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A former NRA executive has written an exposé about the gun group, calling it “rife with fraud and corruption.” Josh Powell, once chief of staff to Wayne LaPierre, will publish Inside the NRA: A Tell-All Account of Corruption, Greed, and Paranoia Within the Most Powerful Political Group in America in September, The New York Times reports. Among his claims: After the 2012 Sandy Hook massacre, the group sought to “excite the most extreme faction of our membership” by “fuel[ing] the toxicity of the gun debate,” adding, “We only knew one speed and one direction: Sell the fear.” An National Rifle Association spokesperson said Powell was “peddling fiction.” In a statement to the Times, Powell said, “Wayne La Pierre oversees his evil circus at the expense of all those Americans who are lawful gun owners and dues-paying NRA members.” Powell himself is a controversial figure: He is one of the four current and former NRA executives accused by the New York attorney general of using the group as a “personal piggy bank” to enrich themselves and their families (yesterday we published a guide to the key allegations in the AG’s lawsuit, which seeks to dissolve the NRA). Our 2018 investigation detailed Powell’s troubled history before joining the NRA, which included a trail of defaulted debts and lawsuits from vendors over unpaid bills. Powell, who parted ways with the group this past winter, was also the subject of two sexual harassment allegations, we reported with ProPublica last year.
Meanwhile, a Senate panel says the NRA’s stonewalling complicated its investigation into Russian election interference. The GOP-led Senate Intelligence Committee’s 952-page report on Russian efforts to sway the 2016 presidential race contains a newsworthy footnote: Lawmakers looking into Maria Butina, the Russian gun rights activist who used the NRA to infiltrate conservative networks, were “substantially constrained” by the NRA’s “sporadic” sharing of documents between October 2018 and February 2020. “It is not clear to the Committee why the NRA’s production [of documents] was delayed so significantly,” the footnote says. The report also details interactions between Butina, her handler, Alexander Torshin, a Kremlin official, and top NRA executives with the ultimate goal of “influenc[ing] the U.S. Government’s policy towards Russia.”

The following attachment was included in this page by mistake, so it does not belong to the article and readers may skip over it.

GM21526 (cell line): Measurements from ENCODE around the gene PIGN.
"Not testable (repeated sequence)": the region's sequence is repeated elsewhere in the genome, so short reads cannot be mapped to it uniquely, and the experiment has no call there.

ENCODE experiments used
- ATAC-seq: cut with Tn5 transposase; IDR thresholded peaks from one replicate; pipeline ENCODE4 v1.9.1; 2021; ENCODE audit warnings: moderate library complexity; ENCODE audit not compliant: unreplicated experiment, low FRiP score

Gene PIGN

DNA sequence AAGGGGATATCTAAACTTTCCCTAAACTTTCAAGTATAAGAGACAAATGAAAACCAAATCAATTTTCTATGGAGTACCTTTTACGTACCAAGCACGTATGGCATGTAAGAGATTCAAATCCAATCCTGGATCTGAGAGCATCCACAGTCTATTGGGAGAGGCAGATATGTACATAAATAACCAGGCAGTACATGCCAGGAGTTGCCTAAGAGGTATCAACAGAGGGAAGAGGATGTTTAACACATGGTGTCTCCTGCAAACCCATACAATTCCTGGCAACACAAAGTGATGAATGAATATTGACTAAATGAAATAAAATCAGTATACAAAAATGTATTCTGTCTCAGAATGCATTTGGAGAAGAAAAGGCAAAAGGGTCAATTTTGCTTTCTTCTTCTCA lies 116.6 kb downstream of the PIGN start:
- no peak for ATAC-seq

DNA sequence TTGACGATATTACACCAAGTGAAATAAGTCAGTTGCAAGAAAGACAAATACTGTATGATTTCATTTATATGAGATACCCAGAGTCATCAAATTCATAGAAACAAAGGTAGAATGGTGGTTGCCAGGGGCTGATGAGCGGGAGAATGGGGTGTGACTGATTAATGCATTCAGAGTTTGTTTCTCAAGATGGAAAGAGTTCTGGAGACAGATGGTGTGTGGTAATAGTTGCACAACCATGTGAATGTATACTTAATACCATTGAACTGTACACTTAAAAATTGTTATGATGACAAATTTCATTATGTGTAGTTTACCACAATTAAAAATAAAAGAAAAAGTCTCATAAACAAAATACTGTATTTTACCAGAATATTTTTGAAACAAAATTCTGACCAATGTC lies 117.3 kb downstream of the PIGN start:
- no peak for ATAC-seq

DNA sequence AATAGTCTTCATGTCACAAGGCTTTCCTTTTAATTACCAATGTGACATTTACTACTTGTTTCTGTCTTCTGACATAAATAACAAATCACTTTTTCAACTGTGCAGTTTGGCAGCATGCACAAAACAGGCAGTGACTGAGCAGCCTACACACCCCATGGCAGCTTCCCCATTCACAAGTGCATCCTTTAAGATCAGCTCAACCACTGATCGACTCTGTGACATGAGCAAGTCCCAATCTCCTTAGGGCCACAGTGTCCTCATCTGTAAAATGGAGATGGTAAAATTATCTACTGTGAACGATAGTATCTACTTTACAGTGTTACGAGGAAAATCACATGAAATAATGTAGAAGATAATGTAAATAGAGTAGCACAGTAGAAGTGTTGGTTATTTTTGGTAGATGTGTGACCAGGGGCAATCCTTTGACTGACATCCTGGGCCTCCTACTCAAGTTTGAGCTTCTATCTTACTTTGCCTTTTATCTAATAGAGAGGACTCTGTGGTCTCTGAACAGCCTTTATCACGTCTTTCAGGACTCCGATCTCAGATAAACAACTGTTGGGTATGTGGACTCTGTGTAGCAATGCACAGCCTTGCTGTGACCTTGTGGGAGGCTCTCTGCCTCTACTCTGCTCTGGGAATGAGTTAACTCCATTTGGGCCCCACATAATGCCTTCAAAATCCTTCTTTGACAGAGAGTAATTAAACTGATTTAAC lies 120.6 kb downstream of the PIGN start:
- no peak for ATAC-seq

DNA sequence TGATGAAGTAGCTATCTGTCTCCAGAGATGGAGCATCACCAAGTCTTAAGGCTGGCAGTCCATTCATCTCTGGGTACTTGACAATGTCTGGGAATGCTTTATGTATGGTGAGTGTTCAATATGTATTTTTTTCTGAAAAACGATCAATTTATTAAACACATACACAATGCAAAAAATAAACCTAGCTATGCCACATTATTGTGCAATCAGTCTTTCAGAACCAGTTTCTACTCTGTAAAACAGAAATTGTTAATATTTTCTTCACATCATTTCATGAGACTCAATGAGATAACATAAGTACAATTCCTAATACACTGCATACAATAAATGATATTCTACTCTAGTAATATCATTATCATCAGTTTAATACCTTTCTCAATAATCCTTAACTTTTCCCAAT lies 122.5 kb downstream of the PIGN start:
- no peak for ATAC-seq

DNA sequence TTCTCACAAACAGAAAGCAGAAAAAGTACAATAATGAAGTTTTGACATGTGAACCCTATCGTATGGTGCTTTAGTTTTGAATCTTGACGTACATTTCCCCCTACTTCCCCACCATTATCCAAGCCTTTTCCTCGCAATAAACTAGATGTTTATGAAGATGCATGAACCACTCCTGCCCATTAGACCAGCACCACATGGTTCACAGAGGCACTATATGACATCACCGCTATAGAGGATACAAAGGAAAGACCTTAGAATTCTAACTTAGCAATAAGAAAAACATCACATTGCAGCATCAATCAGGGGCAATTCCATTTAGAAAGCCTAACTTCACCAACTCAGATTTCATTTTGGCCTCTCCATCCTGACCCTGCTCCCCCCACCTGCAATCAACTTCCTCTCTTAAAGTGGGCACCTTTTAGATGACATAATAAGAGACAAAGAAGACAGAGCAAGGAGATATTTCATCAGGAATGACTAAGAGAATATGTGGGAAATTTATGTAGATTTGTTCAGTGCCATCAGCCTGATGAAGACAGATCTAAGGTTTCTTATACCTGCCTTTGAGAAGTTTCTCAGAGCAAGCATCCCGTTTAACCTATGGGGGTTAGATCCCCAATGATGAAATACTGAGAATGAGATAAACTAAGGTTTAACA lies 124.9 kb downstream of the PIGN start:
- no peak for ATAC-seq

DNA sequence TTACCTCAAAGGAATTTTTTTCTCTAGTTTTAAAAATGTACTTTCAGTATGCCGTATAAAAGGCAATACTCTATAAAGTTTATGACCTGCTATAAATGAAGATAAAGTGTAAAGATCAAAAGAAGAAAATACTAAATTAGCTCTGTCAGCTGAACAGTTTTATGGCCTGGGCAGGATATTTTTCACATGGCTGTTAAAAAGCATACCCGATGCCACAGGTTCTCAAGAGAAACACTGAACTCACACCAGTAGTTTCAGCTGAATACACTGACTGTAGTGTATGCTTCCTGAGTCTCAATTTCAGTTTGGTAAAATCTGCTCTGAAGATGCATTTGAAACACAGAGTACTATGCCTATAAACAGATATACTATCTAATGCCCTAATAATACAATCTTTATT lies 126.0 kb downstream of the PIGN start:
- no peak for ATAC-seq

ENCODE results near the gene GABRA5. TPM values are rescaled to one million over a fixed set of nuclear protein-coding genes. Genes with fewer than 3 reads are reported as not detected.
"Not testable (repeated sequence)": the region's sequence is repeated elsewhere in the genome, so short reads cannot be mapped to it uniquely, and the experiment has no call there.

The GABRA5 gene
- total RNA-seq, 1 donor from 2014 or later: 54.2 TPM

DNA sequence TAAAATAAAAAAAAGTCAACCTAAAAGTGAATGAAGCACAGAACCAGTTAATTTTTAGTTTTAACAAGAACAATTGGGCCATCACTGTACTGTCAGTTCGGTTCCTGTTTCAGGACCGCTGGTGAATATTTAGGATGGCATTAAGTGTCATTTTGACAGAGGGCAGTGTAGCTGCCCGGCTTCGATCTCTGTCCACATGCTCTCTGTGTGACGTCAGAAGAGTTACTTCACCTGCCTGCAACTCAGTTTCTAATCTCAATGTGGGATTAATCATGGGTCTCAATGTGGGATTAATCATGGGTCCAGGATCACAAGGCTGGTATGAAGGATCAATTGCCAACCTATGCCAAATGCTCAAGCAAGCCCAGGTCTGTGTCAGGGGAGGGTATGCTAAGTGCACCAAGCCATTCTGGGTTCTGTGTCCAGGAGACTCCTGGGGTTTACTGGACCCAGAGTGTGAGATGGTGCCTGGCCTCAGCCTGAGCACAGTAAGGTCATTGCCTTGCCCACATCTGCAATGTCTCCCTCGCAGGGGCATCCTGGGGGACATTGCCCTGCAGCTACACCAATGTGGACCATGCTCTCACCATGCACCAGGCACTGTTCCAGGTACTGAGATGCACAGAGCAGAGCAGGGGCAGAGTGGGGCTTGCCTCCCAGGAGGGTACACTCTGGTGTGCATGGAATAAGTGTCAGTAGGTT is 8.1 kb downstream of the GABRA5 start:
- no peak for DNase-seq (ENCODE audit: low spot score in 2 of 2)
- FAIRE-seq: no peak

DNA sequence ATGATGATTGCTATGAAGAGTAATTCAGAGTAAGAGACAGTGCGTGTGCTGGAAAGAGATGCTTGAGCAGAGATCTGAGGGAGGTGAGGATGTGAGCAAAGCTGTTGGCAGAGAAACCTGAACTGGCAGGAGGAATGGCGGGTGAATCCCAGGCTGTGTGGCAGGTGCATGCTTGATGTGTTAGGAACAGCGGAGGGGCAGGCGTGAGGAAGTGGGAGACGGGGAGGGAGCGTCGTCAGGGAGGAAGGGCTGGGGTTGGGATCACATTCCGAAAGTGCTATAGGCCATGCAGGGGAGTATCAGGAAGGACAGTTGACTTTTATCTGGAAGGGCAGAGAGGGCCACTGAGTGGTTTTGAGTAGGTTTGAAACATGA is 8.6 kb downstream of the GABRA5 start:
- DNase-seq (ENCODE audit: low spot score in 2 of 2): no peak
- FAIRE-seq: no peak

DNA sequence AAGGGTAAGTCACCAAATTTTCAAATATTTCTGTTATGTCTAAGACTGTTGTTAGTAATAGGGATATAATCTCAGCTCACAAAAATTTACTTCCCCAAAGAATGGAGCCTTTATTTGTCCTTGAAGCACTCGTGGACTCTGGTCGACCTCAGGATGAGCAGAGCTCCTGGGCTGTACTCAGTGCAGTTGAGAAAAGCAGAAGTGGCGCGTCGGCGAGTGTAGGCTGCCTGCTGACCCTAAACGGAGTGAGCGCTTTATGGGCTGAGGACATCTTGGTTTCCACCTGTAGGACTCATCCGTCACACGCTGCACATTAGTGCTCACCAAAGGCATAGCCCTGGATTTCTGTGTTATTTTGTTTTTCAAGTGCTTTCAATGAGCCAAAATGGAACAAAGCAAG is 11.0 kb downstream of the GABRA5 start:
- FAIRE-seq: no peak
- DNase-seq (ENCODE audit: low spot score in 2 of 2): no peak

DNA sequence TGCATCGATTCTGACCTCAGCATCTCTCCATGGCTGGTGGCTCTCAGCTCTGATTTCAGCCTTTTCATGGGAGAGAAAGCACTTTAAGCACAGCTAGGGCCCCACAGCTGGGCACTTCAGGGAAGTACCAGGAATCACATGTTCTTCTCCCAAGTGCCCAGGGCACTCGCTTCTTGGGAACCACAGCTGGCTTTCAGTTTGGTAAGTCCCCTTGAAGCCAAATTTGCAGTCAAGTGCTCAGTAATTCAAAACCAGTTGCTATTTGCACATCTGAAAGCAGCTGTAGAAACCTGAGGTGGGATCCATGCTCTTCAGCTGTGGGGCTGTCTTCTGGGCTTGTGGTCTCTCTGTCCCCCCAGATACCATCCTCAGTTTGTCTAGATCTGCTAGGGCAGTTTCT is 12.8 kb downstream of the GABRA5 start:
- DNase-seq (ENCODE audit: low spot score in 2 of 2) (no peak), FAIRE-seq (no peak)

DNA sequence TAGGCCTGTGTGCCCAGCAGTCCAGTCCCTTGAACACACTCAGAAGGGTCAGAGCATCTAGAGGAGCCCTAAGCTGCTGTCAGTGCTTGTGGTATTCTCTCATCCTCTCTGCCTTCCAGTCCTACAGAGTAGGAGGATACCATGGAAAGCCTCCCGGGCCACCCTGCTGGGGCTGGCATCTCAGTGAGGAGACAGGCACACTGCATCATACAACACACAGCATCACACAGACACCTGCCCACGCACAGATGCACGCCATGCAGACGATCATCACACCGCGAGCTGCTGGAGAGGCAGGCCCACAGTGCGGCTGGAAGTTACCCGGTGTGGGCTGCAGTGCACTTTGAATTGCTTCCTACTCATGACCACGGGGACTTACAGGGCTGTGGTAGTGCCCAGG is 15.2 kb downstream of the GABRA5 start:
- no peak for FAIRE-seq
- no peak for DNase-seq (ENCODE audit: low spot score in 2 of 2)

Amid concern over increased violence in New York City, Governor Cuomo highlights racial disparities among victims. “Over 90 percent of victims [of NYC murders in 2020] are Black and Brown,” Cuomo said in his daily address. “You want to talk about social justice? You want to talk about civil rights? You want to talk about social equity? How do you explain that?” Cuomo added that he believes a lack of trust in police has “distorted the public safety function in many communities” in the five boroughs, where homicides are up 29 percent compared to the same period last year. He said he’s reaching out to 500 law enforcement agencies across the state to comply with his June executive order directing them to review their practices and ferret out racial bias.
Virginia lawmakers return for a special session that will address police reform. State legislators convened in Richmond to consider a slate of bills that includes measures to prohibit police chokeholds and firing into moving vehicles; limit officers to using deadly force only to prevent serious injury or death and only after exhausting other alternatives; and make it easier to share misconduct records among police departments.
Wisconsin girl who prayed for end to gun violence dies in shooting. In 2016, then-7-year-old Madison resident Anisa Scott returned from a trip to Chicago upset about the persistent shootings there. Her half-sister’s father, local filmmaker Rafael Ragland, recorded her praying about the matter — “I just want to go outside and play, like a 7-year-old is supposed to do” — and included it in a clip calling attention to the city’s struggles. Last week, Anisa was shot in her hometown when someone fired into a car she was riding in. She was removed from life support the next day. The fact that she lost her life to the gun violence “just devastates me,” Ragland told The Wisconsin State Journal.
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